So, which option is best? More appropriately, which option is right for you? Again, there is no such thing as “one-size-fits-all” flight training. The path that’s best for you is the path that takes all of your needs into account and delivers a program that suits you. To further break down some of the pros and cons of each path, we’re going to delve into three areas where each medium of aviation education can differ dramatically from the other: the college degree, financing and time frame. Ultimately, the choice has got to be yours.

The College Degree. A small handful of the major airlines still require (or greatly prefer) a Bachelor's degree, but it doesn’t have to be in aviation to meet their requirement. Ten years ago, I would’ve told anyone who would listen that, when it comes to a flying job, a degree in aviation gets you nothing more than a degree in business will. We would encourage students to not put all their eggs in one basket, and to branch out with another interest or passion as their degree. Life can happen to pilots and having a back-up plan is never a bad idea. The Restricted ATP rules introduced in 2013 added a fly to that ointment. There are now a large number of R-ATP approved colleges in the US; in fact, over half of the states have two or more of these approved colleges. What these special colleges provide is that graduating with a Bachelors in an aviation flight program from one of these schools means that you can qualify to get your Airline Transport Pilot certificate with only 1000 hours of total time, as opposed to the 1500 hours normally required. Getting an Associates from one of these approved colleges – or a Bachelors in a closely aviation-related discipline – means you can qualify for that ATP at only 1250 hours. The ATP requirements are necessary for your first real flying job with an airline, and the hours can be a prerequisite for charter, (also called Part 135), companies. It is when your professional aviation career really starts.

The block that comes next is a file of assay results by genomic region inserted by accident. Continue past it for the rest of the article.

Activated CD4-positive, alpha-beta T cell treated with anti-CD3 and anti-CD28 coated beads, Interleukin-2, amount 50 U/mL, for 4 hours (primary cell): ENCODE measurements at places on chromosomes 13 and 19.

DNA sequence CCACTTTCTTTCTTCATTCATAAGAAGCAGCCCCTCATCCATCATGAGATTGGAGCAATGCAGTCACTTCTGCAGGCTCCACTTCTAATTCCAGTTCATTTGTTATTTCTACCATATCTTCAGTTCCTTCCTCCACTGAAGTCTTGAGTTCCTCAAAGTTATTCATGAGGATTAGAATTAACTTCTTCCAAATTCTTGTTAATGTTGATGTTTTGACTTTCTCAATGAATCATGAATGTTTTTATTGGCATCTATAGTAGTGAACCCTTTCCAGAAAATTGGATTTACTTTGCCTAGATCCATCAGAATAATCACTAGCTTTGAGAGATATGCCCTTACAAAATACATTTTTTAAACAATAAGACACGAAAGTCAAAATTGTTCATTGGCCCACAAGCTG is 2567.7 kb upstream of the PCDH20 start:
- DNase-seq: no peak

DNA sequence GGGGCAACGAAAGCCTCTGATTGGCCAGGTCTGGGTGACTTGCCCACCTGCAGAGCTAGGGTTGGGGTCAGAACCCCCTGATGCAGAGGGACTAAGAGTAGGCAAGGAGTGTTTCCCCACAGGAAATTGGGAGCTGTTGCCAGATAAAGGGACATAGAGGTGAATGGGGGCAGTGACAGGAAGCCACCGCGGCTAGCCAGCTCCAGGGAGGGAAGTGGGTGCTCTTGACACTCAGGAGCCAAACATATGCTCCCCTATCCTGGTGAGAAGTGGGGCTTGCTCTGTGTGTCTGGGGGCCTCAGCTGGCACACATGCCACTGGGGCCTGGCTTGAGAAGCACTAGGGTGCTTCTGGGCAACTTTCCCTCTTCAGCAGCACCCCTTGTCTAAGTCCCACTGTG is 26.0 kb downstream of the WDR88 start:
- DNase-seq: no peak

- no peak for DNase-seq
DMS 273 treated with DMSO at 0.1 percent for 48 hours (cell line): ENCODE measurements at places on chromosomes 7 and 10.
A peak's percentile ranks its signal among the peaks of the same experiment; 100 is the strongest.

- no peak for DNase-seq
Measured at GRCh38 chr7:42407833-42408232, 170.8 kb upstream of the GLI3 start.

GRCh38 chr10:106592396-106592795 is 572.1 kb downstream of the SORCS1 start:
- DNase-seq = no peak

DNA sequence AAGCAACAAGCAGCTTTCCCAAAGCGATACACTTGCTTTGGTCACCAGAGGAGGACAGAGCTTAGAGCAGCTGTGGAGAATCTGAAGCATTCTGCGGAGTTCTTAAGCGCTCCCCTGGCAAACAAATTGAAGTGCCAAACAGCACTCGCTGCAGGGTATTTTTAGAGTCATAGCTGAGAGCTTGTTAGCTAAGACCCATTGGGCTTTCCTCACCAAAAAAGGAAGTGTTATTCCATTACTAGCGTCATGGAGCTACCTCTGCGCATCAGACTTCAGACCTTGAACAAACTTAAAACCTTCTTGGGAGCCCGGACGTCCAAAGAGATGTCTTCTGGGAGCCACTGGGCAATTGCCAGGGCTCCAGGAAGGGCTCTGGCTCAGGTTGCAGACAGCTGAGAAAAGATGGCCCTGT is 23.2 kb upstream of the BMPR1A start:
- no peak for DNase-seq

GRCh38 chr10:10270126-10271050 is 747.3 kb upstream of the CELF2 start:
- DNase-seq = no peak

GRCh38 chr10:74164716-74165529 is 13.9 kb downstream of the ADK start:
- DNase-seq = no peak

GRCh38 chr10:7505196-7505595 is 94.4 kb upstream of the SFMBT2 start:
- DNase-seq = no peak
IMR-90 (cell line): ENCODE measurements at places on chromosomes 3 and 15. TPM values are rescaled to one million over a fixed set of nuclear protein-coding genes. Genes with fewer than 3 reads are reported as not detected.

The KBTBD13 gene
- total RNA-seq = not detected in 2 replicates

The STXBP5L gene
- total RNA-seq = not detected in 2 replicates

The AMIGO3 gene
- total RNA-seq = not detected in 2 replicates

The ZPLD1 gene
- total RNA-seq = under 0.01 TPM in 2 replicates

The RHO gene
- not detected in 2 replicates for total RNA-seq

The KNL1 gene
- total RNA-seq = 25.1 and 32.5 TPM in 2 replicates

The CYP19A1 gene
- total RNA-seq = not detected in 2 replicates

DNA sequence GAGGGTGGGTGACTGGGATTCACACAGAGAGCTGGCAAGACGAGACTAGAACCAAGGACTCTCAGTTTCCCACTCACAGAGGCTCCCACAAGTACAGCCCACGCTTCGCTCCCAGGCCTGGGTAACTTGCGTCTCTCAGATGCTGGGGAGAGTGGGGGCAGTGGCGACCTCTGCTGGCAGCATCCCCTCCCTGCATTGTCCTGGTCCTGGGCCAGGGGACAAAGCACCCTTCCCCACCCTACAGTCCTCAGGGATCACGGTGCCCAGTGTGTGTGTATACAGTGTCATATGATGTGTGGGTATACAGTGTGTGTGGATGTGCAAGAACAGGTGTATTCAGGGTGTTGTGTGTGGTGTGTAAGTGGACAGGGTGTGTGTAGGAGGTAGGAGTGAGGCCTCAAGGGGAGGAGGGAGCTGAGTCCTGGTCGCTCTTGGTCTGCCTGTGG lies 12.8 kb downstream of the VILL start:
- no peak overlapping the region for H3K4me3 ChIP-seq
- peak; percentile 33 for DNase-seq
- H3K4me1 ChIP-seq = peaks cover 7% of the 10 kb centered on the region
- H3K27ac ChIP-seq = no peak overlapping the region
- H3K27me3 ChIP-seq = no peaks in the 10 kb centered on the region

Does this mean the only way to get your flight credentials and a college degree is to go to an approved aviation college? No. Far from it. Consider the following other options.

·   Go to a good college, major in another discipline and do your aviation training on the side, whether through the college or another school. Yes, this would mean that you will have to go all the way to 1500 hours to earn your ATP, but let’s do some math. A good flight instructor job to build your time should be able to get you 50-100 hours of flying/month. This means that the difference between needing to get to 1500 or 1000 hours is 5-10 months of teaching. So, ask yourself: is 5-10 more months in the trenches worth the safety net of having an alternate career just in case?

·   Get all of your flight education at a vocational flight school. If you find a full-time training program that can train you as aggressively as you want, the training for your Private through Flight Instructor certificates can be completed in as little as six months. You can then start aggressively building your flight time toward the minimum requirements, allowing you to reach ATP minimums in 12-18 months. As seniority is everything in aviation, this allows you to reach your goal much faster than the college route. During the time that you’re time-building, or while building your airline experience with a regional carrier or 135/charter operation, you can either attend college part-time or on the side. Thomas Edison College on the east coast works with the Air Line Pilots Association, one of the primary pilot unions, to give credit for previous flight education and construct a program utilizing online learning to complete the requirements for a Bachelor's degree before a pilot reaches the required hours for the airlines. You will get the degree that you need, you’re just kicking that can down the road a bit while you build valuable hours and experience.